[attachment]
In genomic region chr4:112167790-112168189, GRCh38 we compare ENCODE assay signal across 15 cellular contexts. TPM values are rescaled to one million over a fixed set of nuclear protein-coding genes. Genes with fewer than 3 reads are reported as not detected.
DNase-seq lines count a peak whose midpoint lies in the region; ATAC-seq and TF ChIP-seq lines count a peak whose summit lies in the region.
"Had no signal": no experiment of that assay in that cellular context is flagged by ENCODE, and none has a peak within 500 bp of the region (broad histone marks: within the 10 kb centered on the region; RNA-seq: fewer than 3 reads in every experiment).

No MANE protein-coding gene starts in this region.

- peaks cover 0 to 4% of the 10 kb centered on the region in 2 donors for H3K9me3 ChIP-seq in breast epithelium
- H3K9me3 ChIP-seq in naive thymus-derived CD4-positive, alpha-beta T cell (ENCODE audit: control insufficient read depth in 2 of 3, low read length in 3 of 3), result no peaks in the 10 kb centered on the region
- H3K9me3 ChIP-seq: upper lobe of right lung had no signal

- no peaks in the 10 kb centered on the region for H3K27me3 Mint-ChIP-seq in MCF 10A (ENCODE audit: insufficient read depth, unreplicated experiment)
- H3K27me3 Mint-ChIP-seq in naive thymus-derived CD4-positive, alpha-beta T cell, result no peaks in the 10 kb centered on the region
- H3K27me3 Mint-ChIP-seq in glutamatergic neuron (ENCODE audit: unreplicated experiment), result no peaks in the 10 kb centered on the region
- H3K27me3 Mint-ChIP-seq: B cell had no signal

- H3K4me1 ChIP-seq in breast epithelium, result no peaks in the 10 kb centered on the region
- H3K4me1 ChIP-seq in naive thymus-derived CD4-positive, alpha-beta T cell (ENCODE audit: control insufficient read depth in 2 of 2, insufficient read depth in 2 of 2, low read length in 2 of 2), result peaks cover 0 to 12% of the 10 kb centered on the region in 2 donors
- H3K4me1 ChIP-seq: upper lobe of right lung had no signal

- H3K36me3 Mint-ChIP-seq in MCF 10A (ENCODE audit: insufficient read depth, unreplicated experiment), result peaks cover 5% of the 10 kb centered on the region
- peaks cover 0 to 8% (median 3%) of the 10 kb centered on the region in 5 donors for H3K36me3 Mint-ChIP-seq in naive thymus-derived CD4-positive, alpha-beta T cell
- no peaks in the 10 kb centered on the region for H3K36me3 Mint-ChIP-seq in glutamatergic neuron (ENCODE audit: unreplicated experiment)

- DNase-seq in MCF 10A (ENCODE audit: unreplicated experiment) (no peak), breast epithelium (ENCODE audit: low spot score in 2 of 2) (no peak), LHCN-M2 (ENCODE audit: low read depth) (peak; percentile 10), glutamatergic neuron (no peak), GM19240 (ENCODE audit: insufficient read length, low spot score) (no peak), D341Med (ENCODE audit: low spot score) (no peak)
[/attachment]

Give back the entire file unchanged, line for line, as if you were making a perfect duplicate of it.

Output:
In genomic region chr4:112167790-112168189, GRCh38 we compare ENCODE assay signal across 15 cellular contexts. TPM values are rescaled to one million over a fixed set of nuclear protein-coding genes. Genes with fewer than 3 reads are reported as not detected.
DNase-seq lines count a peak whose midpoint lies in the region; ATAC-seq and TF ChIP-seq lines count a peak whose summit lies in the region.
"Had no signal": no experiment of that assay in that cellular context is flagged by ENCODE, and none has a peak within 500 bp of the region (broad histone marks: within the 10 kb centered on the region; RNA-seq: fewer than 3 reads in every experiment).

No MANE protein-coding gene starts in this region.

- peaks cover 0 to 4% of the 10 kb centered on the region in 2 donors for H3K9me3 ChIP-seq in breast epithelium
- H3K9me3 ChIP-seq in naive thymus-derived CD4-positive, alpha-beta T cell (ENCODE audit: control insufficient read depth in 2 of 3, low read length in 3 of 3), result no peaks in the 10 kb centered on the region
- H3K9me3 ChIP-seq: upper lobe of right lung had no signal

- no peaks in the 10 kb centered on the region for H3K27me3 Mint-ChIP-seq in MCF 10A (ENCODE audit: insufficient read depth, unreplicated experiment)
- H3K27me3 Mint-ChIP-seq in naive thymus-derived CD4-positive, alpha-beta T cell, result no peaks in the 10 kb centered on the region
- H3K27me3 Mint-ChIP-seq in glutamatergic neuron (ENCODE audit: unreplicated experiment), result no peaks in the 10 kb centered on the region
- H3K27me3 Mint-ChIP-seq: B cell had no signal

- H3K4me1 ChIP-seq in breast epithelium, result no peaks in the 10 kb centered on the region
- H3K4me1 ChIP-seq in naive thymus-derived CD4-positive, alpha-beta T cell (ENCODE audit: control insufficient read depth in 2 of 2, insufficient read depth in 2 of 2, low read length in 2 of 2), result peaks cover 0 to 12% of the 10 kb centered on the region in 2 donors
- H3K4me1 ChIP-seq: upper lobe of right lung had no signal

- H3K36me3 Mint-ChIP-seq in MCF 10A (ENCODE audit: insufficient read depth, unreplicated experiment), result peaks cover 5% of the 10 kb centered on the region
- peaks cover 0 to 8% (median 3%) of the 10 kb centered on the region in 5 donors for H3K36me3 Mint-ChIP-seq in naive thymus-derived CD4-positive, alpha-beta T cell
- no peaks in the 10 kb centered on the region for H3K36me3 Mint-ChIP-seq in glutamatergic neuron (ENCODE audit: unreplicated experiment)

- DNase-seq in MCF 10A (ENCODE audit: unreplicated experiment) (no peak), breast epithelium (ENCODE audit: low spot score in 2 of 2) (no peak), LHCN-M2 (ENCODE audit: low read depth) (peak; percentile 10), glutamatergic neuron (no peak), GM19240 (ENCODE audit: insufficient read length, low spot score) (no peak), D341Med (ENCODE audit: low spot score) (no peak)